CG 2017 Recap
On October 13th, Made to Flourish hosted a catalytic event called cg2017. Nearly 1,000 pastors and congregational leaders gathered together across 20 different locations to participate in a conversation about the role of the local church in pursuing the common good. Each location heard from a compelling slate of national speakers as well as local practitioners who are living out these ideas in concrete ways. Join us as we look back at this exciting event.
Tom Nelson, President of Made to Flourish, started the conference by speaking about “Flourishing Leaders in the Church.” We live at a time when many people are confused about what a meaningful life is and how it is found. Unintentionally, the local church may have contributed to the cultural confusion about how meaning is found. The solution is for the local church to live into its grand purpose and design, forming leaders with integrity of heart and skillful hands by creating a culture of apprenticeship and empowerment.
Amy Sherman helped the crowd at cg2017 consider the role of the church scattered throughout the week, leading the conversation about “Flourishing Workers in the Workplace.” Flourishing workers understand their work in light of God’s work in the world. They understand they are part of a bigger story, participating in God’s renewal of all things. They also cultivate habits that form them spiritually–not merely through personal piety, but by living out the public habits of Jesus. After Amy’s address, a panel from the Surge school in Phoenix shared how these ideas could shape the everyday working lives of people–from entrepreneurs to painters to nurses to janitors.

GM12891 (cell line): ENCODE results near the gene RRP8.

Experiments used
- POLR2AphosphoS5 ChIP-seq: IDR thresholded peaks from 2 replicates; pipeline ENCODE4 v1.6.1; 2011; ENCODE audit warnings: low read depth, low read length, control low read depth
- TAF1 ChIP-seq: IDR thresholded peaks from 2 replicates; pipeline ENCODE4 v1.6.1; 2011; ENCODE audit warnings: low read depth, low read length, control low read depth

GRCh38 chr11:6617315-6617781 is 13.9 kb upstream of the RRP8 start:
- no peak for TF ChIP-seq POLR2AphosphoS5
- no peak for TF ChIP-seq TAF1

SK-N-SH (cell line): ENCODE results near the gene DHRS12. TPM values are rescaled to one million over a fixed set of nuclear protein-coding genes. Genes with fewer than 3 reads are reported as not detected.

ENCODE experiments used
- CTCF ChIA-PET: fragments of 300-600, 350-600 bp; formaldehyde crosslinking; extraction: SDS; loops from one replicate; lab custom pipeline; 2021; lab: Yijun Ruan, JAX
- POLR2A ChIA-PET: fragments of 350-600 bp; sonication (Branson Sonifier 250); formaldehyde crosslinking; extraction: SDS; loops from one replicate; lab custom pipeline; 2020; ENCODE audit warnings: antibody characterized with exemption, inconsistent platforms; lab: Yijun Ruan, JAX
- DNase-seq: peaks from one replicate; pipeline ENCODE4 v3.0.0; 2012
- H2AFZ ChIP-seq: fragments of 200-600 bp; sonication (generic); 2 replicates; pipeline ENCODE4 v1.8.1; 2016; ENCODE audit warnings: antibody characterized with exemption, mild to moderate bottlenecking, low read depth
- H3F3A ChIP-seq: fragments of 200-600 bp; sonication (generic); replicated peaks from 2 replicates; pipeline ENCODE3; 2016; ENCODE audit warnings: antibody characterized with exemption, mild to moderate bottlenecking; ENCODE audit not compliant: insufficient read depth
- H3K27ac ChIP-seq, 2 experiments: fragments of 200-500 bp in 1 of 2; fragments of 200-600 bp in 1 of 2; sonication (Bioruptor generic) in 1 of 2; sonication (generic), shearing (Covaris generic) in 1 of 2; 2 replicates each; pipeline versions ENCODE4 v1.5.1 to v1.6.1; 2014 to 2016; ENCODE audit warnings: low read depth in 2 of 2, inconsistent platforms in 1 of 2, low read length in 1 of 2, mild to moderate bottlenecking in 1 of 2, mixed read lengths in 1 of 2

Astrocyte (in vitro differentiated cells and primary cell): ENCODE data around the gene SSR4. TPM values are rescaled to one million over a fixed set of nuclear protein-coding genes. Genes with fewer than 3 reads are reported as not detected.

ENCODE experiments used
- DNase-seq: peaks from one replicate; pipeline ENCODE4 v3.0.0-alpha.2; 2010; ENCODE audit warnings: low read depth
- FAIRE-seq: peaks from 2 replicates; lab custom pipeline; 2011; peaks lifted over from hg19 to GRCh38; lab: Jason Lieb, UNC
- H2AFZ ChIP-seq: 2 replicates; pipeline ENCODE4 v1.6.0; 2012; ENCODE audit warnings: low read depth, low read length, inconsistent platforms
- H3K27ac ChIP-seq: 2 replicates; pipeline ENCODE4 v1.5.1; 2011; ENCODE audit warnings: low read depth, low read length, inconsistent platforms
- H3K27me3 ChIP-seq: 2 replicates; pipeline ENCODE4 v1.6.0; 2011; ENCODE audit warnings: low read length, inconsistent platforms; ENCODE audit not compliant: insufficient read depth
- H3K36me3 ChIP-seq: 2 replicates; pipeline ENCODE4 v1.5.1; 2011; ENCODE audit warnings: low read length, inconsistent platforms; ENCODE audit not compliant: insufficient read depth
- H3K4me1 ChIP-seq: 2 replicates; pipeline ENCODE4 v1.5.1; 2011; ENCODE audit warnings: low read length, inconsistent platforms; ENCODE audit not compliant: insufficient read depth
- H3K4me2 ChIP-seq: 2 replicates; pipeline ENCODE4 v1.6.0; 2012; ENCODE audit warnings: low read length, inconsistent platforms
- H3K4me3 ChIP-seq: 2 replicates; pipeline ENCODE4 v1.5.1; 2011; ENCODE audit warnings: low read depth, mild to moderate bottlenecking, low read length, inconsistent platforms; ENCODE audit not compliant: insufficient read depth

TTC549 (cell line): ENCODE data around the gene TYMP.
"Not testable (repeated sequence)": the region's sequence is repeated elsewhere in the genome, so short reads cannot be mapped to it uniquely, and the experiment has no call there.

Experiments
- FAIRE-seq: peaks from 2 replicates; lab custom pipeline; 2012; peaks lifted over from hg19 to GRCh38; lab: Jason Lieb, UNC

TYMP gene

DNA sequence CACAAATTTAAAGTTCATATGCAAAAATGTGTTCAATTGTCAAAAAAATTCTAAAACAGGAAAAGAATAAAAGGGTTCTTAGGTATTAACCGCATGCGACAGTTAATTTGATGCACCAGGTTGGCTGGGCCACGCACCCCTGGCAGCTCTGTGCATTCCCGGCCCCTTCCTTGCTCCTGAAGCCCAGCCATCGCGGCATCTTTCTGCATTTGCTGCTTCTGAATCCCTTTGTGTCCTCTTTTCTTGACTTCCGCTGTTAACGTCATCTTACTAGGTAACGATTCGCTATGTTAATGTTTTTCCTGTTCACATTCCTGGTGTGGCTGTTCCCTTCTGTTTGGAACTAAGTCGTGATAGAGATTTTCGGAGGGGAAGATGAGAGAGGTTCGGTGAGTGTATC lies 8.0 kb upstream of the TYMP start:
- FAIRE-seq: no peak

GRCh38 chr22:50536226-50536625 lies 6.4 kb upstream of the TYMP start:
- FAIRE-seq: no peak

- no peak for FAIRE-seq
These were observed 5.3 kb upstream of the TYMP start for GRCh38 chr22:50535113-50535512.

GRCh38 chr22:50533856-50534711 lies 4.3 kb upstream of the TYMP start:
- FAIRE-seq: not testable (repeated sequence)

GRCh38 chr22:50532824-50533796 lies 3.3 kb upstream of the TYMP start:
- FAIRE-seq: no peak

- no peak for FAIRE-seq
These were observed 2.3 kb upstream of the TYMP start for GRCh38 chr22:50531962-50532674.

Pens were writing feverishly as Andy Crouch took the stage to address “Flourishing Culture in the City.” He shaped the conversation around the modern cultural shift in three major centers of power: Wealth moved from land to money; Work moved from bodies to engines, and Knowledge moved from Wisdom to Information. These cultural shifts resulted in widespread diminishing of relationship, personhood, and flourishing. But these shifts are not without precedent, and we are not without hope. The same cultural realities emerged in ancient Rome, into which the church was born. Could it be that the local church is the only viable answer to the isolation, vulnerability, and disintegration we feel so palpably today?
Each of our 20 locations also featured local talks delivered by practitioners in each city. These talks played a crucial role in translating ideas into practical realities. This framework was central to the goal of cg2017 to stir the imagination for how the church could pursue the common good in each unique local context. The world is not changed by good ideas, but by people (with God’s help through the power of his Spirit) living out those ideas.